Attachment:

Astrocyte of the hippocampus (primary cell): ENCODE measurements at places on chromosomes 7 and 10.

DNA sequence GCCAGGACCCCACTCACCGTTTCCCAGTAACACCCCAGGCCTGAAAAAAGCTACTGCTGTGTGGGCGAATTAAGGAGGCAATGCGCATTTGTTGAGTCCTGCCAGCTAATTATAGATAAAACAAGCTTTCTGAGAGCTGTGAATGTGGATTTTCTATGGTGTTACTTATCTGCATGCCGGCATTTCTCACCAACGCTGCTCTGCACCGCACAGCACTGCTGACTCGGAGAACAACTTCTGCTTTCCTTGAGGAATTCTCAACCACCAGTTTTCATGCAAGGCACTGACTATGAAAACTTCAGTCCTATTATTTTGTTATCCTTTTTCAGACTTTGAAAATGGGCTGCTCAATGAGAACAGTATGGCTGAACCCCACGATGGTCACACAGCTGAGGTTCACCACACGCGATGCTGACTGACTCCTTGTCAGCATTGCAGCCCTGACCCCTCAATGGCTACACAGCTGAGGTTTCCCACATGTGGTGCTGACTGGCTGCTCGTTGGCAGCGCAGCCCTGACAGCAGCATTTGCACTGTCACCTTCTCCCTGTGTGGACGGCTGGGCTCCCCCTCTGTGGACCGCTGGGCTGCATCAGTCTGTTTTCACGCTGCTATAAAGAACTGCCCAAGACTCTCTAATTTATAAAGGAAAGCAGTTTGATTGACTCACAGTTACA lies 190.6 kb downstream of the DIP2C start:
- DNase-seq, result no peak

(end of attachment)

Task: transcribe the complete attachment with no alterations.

Astrocyte of the hippocampus (primary cell): ENCODE measurements at places on chromosomes 7 and 10.

DNA sequence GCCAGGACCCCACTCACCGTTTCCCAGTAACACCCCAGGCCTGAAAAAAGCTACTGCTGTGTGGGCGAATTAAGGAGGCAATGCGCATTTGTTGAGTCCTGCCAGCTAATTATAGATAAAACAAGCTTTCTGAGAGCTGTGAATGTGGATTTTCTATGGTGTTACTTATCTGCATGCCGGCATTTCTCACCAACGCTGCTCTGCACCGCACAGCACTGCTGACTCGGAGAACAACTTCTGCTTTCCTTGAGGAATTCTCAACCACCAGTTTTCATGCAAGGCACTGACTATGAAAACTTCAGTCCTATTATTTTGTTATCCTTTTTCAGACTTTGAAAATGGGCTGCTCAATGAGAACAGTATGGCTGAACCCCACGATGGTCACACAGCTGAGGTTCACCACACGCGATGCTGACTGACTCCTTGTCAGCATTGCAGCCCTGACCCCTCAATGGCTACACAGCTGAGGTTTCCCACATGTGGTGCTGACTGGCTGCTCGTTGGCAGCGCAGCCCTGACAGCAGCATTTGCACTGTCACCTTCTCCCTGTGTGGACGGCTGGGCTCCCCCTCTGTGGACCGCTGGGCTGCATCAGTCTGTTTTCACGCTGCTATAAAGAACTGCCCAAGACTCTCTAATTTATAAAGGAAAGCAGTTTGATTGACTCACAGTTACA lies 190.6 kb downstream of the DIP2C start:
- DNase-seq, result no peak